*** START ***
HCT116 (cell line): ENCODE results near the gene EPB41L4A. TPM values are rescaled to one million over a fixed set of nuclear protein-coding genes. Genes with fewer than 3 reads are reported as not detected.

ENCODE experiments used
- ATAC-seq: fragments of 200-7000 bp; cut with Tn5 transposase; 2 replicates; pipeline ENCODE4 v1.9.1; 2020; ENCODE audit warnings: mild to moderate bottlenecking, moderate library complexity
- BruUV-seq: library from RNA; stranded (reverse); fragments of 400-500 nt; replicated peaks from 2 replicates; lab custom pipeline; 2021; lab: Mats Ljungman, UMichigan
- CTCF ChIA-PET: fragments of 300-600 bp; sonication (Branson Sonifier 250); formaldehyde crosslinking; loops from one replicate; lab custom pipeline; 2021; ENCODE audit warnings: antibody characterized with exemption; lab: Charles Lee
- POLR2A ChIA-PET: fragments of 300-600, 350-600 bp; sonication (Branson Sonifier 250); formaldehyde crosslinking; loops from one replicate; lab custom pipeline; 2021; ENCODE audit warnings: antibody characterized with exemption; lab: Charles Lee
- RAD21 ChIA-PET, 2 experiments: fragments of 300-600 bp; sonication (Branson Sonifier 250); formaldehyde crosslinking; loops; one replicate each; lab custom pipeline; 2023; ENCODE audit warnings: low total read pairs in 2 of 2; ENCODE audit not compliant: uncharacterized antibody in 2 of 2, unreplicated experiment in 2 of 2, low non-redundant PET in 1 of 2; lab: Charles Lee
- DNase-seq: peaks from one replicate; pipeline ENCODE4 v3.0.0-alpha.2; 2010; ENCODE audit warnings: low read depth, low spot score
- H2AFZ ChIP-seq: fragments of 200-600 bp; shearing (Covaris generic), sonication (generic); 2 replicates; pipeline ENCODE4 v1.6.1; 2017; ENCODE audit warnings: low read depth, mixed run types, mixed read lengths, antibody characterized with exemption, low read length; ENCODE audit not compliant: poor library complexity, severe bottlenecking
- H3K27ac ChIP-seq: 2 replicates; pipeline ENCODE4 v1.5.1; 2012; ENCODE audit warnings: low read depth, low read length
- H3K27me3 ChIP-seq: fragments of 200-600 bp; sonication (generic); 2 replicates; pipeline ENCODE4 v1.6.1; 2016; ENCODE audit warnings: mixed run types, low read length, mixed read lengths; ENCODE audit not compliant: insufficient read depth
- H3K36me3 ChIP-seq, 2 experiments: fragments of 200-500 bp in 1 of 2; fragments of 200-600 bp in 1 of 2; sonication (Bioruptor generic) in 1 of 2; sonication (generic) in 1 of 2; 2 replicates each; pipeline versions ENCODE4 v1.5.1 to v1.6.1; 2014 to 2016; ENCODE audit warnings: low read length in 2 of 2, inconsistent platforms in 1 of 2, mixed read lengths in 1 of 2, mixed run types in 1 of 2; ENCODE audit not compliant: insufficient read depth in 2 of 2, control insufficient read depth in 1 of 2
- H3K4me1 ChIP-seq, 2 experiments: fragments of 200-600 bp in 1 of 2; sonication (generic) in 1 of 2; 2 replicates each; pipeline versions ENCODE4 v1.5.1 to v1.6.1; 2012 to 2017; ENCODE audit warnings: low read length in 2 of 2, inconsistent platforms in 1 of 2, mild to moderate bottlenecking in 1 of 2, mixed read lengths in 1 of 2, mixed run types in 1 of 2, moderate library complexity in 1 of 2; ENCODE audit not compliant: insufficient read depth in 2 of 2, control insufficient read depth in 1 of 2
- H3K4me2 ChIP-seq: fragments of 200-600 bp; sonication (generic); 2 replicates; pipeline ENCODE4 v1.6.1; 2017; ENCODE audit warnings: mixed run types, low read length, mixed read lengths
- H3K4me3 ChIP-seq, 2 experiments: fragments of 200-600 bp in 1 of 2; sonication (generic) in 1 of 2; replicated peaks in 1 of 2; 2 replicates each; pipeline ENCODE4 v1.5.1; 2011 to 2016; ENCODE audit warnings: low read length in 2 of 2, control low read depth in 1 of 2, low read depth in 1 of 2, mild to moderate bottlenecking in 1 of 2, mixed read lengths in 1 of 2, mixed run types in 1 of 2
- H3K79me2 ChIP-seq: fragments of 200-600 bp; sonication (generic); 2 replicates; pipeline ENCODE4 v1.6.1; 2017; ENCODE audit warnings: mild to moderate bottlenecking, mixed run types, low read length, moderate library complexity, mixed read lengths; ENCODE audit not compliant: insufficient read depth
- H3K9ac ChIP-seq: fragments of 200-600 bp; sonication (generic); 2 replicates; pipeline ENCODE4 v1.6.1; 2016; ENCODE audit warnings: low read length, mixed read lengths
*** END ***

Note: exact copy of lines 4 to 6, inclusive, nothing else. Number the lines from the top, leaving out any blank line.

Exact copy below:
- BruUV-seq: library from RNA; stranded (reverse); fragments of 400-500 nt; replicated peaks from 2 replicates; lab custom pipeline; 2021; lab: Mats Ljungman, UMichigan
- CTCF ChIA-PET: fragments of 300-600 bp; sonication (Branson Sonifier 250); formaldehyde crosslinking; loops from one replicate; lab custom pipeline; 2021; ENCODE audit warnings: antibody characterized with exemption; lab: Charles Lee
- POLR2A ChIA-PET: fragments of 300-600, 350-600 bp; sonication (Branson Sonifier 250); formaldehyde crosslinking; loops from one replicate; lab custom pipeline; 2021; ENCODE audit warnings: antibody characterized with exemption; lab: Charles Lee